Now the descent of the Holy City promises for man an end of death such as this, and with it of tears and sorrow, pain and toil. Like all prophecies of the Word, these are to be understood, first of all, spiritually. That is the real burden of the message. If all on earth entered, in their thought and life and purpose, into this Holy City, lived perfectly the life declared by the heavenly doctrines of the New-Church, then as a result of the spiritual excellence of all human endeavour much of the world's toil and sorrow would unquestionably disappear. If there were less selfishness in the world - toil, as it blights and curses the whole life of many men, would be unknown. But that would be the effect of the prophecy's fulfilment - not the fulfilment itself. The subject of the prophecy, as of all prophecies in the Word, is spiritual. The toil and sorrow spoken of are the toil of temptation conflict and the sorrow is the fear and the grief of mind which attend upon the temptation because such assaults threaten man's truest life. Every temptation is a challenge to man's spiritual development. Over each such assault the Providence of the Lord rules with far-seeing eye - and each one is controlled only that it may be the means of strengthening fibres and tissues of our spiritual organism which demand such trial. Spiritually, as physically, we cannot develop without discipline and effort; and the fear inherent in temptation assault is disclosed in the prayer we are given

"Lead us not into temptation". It finds utterance in the Lord's own words in Gethsemane that the cup might pass from Him. The whole catalogue of distresses in this passage is of those anxieties and griefs which assail the regenerating life of man, which would deny man the hope of perfect spiritual achievement.

And so it is that the passing of these afflictions is promised through the descent of the Holy City. This city, be it remembered, is the Bride, the Lamb's Wife. It is explicitly so called in this chapter. To enter this city is to come into the life and love of those doctrines revealed to the New Church and which are the very form of life in the new heaven. It is to establish perfect worship in thought and purpose and deed. It is to know truth in its inner spirit and import - it is to understand what the Lord has revealed of the duties which attend upon our existence as creatures fashioned by His Love and Wisdom and it is to make those precepts the foundation and the protecting bulwarks of our life. To be thus taught and disciplined by the heavenly doctrines, intelligently apprehended and sincerely loved, is to secure oneself against every assault of the spirit. It is to find peace in the borders of Jerusalem, it is to dwell in the holy hill of the Lord, under the shadow of the Almighty. Nothing unclean can enter in those gatesfor those gates are truths themselves, and the truth of heaven is utterly opposed to what is evil. In the security of that city "the former things are passed away ". The things which afflict spiritual life before Divine Truth is made the one exclusive guide are clearly desires of the heart and thoughts of the mind which are essentially antagonistic to Divine Truth. Such desires will centre around self and the world, will impel - under a thousand disguises - to self-aggrandisement, self-magnification, and will ride rough-shod to their goal to the utter ruin of human charity and love. The " former things" which exist and flourish in human life before the real spirit of truth is accepted are the brood of selfishness. They are purposes and ambitions which corrupt all human endeavour, policies and creeds whose inner spirit defies the will of God. And while this lasts man is the victim of perpetual affliction. Outwardly, he may flourish, inwardly, as to his real manhood, he is diseased, impoverished, lame, blind, perilously near to death. Neither the individual, nor society as a whole, can hope for a passing of its griefs until the gates of the Holy City are entered. Behind all human endeavour and beneath all human institutions must be the stability and security of Divine Truth. And Divine Truth is never merely a formula - never a mere naked code of conduct. It is a spirit and a purpose, as well as a way. Mere morality may not even be in sight of the descending city. Morality of conduct, like dress, can be merely Pharisaic, and reek inwardly as a whited sepulchre. The life of heavenly doctrine demands more. For heavenly doctrine is divine only so long as it embodies Divine Love. When the purposes of Divine Love are rejected by man, the principles of truth lose their efficacy and become warped into policies of self-love.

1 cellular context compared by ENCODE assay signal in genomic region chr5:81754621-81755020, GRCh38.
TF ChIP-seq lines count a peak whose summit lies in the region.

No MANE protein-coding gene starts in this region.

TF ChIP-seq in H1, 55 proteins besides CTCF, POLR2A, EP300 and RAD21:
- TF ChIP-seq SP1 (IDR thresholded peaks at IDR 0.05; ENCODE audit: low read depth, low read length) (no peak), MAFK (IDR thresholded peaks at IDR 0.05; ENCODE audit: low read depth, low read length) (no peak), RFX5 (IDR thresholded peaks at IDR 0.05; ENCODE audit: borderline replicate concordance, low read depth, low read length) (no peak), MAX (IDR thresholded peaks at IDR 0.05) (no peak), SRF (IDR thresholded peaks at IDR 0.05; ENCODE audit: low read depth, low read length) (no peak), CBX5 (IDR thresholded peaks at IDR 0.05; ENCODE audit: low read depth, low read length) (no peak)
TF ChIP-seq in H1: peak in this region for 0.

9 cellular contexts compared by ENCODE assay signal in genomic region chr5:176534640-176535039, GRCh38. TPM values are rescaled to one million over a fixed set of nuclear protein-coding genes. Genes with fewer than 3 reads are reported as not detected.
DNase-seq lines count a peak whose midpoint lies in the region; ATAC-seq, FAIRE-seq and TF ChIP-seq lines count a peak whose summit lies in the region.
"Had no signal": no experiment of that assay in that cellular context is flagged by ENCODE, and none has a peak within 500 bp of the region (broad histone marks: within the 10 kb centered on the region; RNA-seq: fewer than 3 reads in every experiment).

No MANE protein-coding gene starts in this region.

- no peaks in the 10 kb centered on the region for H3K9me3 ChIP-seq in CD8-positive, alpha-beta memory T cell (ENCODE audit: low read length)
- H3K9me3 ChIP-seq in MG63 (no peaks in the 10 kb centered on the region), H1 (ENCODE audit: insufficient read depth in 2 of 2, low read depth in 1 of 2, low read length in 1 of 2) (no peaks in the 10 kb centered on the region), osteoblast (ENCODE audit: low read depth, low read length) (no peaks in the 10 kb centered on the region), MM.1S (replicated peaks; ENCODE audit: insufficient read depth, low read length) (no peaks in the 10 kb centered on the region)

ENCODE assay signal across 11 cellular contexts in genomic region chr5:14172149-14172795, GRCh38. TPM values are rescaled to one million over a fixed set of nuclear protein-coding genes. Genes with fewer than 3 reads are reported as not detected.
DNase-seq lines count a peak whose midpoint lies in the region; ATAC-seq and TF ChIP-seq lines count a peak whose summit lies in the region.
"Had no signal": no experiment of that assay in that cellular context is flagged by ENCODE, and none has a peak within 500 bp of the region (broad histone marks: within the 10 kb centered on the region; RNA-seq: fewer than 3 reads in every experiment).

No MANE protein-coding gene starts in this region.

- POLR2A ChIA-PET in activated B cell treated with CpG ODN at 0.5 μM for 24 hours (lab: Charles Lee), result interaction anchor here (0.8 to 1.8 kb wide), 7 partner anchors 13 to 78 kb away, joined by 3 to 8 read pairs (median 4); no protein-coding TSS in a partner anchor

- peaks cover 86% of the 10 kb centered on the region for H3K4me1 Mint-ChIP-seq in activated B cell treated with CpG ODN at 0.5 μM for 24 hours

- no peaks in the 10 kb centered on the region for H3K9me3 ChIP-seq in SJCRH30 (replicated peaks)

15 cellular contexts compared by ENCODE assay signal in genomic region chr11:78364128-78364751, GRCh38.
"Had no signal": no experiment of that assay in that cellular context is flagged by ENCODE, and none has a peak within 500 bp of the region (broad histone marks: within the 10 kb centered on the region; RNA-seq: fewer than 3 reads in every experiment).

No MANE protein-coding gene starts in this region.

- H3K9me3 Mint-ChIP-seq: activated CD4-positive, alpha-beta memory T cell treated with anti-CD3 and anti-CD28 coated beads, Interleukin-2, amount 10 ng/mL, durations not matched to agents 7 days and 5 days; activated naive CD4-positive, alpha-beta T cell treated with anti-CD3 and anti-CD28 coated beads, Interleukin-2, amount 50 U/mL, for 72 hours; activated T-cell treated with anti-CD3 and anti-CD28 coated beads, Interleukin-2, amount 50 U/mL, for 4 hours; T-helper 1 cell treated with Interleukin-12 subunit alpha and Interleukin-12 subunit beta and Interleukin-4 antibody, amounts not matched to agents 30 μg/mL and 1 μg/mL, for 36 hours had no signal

That man might find spiritual health and peace, the Lord has revealed to us the richer implications of His own Divine Wisdom - the principles of perfect love. This wisdom is here pictured as a city - as Jerusalem - for it promises a Church, or a worship, inspired by the spirit of wisdom, which is Love. Relinquishing our own endeavours and overturning our own local, secret altars, we are summoned into this city to learn and to live the truth of love. Within those gates alone there is security from spiritual tribulation and death, for the "former things have passed away". Man's life, then, and for the first time, grows in beauty and strength, for love inspires it, wisdom divine directs it and the dignity of perfect service adorns it.

Previous: The Mountain of the Lord "They shall beat their swords into ploughshares, and their spears into pruning-hooks" (Isaiah ii. verse 4) Up: Precious Stones Next: The Great Supper "Then said he unto him, A certain man made a great supper, and bade many" (Luke xiv. verse 16)